June Cory

Tell me a little bit about yourself. What’s your background/career path?

Born and raised in Leicestershire I wanted to be an actress, but not talented enough for drama school and the only other thing that interested me was advertising. So, I took my three a-levels (English, Psychology & Theatre Arts) got on a train to Watford and attended the only pure advertising course that existed. Eight core areas, I was top in 4 and bottom in 4, a pattern that has been repeated many times since. I went for lots of job interviews around 1986 where the only question was “how many words a minute?” Ended up in a print room in a family run independent department store and learned Letraset, printing, ad design, typefaces, call to action, column inches, CMYK, paper stock, deadlines, working on my own, working as a team.

Received lots of calls regarding advertising and thought “I can do that” so started selling ads on the phone in 1988 for a local magazine, then newspapers, then face to face, then team leader for a small team, then training teams to sell ads, then managing teams who sold ads, then managing the whole kit & caboodle (sales, admin, creative, editorial and circulation.) Short stint at Yell where the Golden Handcuffs were awesome & awful in equal measure. Then back to regional newspapers for my final corporate role as Centre Manager plus Leaflets & Digital so when they closed the papers down I swapped the ink in my veins for zeros….

 

Tell me about your agency. What is it you do and what prompted you to start up your own?

Fed up of corporate bullshit & wanky managers. Fed up of unhappy clients and unfulfilled staff. Lost my Mum and had a small chunk of money that whispered, “come on then Cory, put me where your mouth is….”

I started My Mustard in 2007 selling Google Search – the only pay per click option. We looked at Yahoo but thought it massively inferior to Google (and still do). As time went on we added Facebook (meh), LinkedIn (love it) other Google products (Display, Remarketing, You Tube, Shopping, Gmail) then Twitter, Instagram and Pinterest.  A veritable bag of goodies to chose from.

If there is a pay per click ad option in the UK, we can set up, manage, refine & report on it. Apart from Yahoo and Bing – I have firmly placed my allegiance with the Big G – we were the first Google Premier Partner in Hertfordshire.

 

What do you think the are most important issues for developing your company culture?

  • Hire for Attitude, Train for Skill.
  • Lead from the front.
  • Focus on each individual’s potential.
  • The team that plays together, stays together.
  • Push people out of their comfort zone.
  • Ask their opinion.
  • Be transparent.

 

What have been the biggest challenges you’ve faced as a women in business?

Time management.

I employed women for the first ten years and balancing a family friendly business with getting the job done was sometimes hard – people’s kids always come first.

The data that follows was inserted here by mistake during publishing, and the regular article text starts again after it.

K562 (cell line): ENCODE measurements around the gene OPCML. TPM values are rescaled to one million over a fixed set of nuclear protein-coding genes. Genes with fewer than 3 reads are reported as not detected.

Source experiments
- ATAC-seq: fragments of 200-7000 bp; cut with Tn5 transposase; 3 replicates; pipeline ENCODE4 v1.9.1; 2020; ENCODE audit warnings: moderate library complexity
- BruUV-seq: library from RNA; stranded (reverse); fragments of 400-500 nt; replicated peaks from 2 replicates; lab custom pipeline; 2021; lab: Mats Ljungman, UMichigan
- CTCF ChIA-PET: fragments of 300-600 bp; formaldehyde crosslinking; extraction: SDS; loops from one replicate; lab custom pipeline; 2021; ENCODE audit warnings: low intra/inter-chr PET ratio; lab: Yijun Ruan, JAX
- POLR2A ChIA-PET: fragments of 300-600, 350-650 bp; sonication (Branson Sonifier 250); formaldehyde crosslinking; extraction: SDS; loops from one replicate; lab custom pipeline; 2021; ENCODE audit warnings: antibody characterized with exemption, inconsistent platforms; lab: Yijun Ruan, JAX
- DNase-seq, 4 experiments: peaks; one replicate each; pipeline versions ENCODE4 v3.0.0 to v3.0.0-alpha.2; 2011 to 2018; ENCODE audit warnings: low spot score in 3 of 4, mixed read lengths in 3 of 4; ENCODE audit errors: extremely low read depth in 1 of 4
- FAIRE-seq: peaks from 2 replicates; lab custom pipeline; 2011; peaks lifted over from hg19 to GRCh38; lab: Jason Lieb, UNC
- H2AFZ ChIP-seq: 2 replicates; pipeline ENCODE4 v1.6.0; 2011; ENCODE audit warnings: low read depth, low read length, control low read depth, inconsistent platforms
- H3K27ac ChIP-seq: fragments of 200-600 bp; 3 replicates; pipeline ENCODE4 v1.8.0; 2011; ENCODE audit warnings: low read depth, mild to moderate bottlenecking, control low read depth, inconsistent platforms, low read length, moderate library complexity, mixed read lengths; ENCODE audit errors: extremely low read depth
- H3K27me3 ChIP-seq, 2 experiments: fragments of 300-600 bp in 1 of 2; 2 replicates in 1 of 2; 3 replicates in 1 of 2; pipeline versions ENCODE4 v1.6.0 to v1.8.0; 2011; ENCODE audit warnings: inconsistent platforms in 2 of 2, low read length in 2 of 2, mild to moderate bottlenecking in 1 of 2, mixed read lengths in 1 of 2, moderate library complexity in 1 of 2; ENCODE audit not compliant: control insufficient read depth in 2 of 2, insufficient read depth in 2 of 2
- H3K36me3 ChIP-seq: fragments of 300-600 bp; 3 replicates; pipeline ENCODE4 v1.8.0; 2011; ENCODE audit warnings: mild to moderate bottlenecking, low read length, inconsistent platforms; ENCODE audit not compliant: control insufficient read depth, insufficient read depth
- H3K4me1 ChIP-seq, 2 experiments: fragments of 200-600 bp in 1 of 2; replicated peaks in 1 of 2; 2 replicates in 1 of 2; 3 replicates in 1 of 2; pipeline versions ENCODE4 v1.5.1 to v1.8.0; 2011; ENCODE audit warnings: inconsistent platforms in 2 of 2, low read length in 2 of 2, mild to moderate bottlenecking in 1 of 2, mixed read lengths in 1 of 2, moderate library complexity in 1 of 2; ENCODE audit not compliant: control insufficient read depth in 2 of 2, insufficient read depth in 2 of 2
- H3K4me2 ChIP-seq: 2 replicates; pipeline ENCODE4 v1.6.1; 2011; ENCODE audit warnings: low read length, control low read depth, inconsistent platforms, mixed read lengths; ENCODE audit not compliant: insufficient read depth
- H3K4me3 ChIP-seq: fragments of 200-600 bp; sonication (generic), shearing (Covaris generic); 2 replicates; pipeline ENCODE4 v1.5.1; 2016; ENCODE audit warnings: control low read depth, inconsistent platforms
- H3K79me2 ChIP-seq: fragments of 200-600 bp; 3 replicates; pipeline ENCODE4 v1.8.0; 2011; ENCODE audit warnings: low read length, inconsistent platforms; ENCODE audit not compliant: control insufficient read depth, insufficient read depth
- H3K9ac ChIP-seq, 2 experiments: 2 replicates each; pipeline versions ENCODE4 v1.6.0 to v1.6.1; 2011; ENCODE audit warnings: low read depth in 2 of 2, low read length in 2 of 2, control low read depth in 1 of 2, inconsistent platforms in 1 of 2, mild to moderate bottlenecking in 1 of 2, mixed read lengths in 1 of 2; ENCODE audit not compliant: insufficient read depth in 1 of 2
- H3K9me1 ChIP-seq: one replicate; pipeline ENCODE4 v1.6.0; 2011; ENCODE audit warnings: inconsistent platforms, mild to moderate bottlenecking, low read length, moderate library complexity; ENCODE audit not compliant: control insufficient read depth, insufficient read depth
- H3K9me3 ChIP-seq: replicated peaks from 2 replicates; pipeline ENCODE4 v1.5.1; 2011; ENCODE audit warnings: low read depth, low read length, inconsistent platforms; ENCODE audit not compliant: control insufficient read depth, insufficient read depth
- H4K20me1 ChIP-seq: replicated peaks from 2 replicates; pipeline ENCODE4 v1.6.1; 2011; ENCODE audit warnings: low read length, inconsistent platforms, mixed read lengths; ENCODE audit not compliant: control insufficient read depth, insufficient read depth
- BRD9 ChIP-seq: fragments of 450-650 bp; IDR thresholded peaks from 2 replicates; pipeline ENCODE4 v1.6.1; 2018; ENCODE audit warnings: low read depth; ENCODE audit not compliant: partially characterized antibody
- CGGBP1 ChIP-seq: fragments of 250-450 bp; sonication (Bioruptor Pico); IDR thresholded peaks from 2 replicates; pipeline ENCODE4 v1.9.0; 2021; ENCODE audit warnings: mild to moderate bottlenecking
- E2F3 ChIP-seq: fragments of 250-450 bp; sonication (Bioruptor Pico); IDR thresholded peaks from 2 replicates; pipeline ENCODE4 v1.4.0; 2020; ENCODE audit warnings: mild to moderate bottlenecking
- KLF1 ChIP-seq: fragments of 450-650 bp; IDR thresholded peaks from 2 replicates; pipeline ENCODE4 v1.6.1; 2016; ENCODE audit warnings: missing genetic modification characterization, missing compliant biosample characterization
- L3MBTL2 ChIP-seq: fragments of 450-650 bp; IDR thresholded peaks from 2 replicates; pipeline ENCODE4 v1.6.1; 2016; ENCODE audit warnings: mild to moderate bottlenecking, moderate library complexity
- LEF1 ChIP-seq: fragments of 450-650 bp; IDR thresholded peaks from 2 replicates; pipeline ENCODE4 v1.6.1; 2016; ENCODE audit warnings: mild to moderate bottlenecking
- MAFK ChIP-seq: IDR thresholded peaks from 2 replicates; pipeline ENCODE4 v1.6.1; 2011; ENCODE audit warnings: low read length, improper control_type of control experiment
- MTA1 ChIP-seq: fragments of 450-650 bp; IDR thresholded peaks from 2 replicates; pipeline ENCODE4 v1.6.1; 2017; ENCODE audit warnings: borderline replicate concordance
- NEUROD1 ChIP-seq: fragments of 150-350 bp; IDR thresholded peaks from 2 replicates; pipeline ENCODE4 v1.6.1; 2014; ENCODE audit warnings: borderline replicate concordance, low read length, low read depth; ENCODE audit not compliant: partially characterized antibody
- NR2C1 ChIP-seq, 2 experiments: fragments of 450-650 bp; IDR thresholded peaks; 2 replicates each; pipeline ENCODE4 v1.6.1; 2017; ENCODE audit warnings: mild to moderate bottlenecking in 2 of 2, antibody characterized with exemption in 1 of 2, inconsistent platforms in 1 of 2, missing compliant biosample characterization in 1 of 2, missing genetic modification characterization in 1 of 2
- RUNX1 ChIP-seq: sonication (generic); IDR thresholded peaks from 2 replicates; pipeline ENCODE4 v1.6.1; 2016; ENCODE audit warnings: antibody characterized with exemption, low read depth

There is obviously sexism in business – there is sexism in all areas of life – but I can’t think of a time where it got in my way.

 

The Wow Company’s recent survey of 471 agency owners across the UK has the figures as Female 27% – Male 73%. Can you share your thoughts on this?

Unsurprised. When I started networking I often attended events where there was less than 10% female – 10 years on and having run my own groups for 4 years, the maximum I have managed to get in a room is 30%.

I have no kids which I think is a key factor.

Most of my clients are male but I tried women only networking a) because I felt it was expected b) I am a feminist c) I wanted to see what the differences were. I wasn’t impressed – too fluffy, too lifestyle business, too girly.

Most of my clients are male – simply because there are more male business owners, decision makers – BUT my best introducers are female, and I am mindful of this.

 

Do you have a mentor, or are you a member of an agency owner community?

I don’t have a mentor and apart from networking groups I don’t belong to a community – I have had a business coach, I surround myself with smart people and my accountant is a great sounding board

 

Do you feel as a female agency founder, they offer the level of support you need? Do you need additional support that isn’t currently available?

I like the sound of your group Kelly as it has the key qualities that are important to me – its serious, its collaborative, its agency focused, its monthly, its reasonably priced but costly enough to put off startups.

 

What other female founders inspire you?

Sam White – Pukka & Action 365

Sue Wybrow – Popdance

Louise Towler – Indigo Tree

 

What do you think makes a great agency?

  • Strong brand.
  • Customer service.
  • Team culture.
  • Established client base.
  • New clients.
  • Great products.
  • New products.

 

What would be your one piece of advice to future women leaders?

Start with the end in mind, and support other women everywhere you can.

Award Winning Digital Agency Founder • Speaker • Blogger • Loves a Sausage Roll • Cambridge • Hertfordshire • Essex

Leave a Reply

Your email address will not be published. Required fields are marked *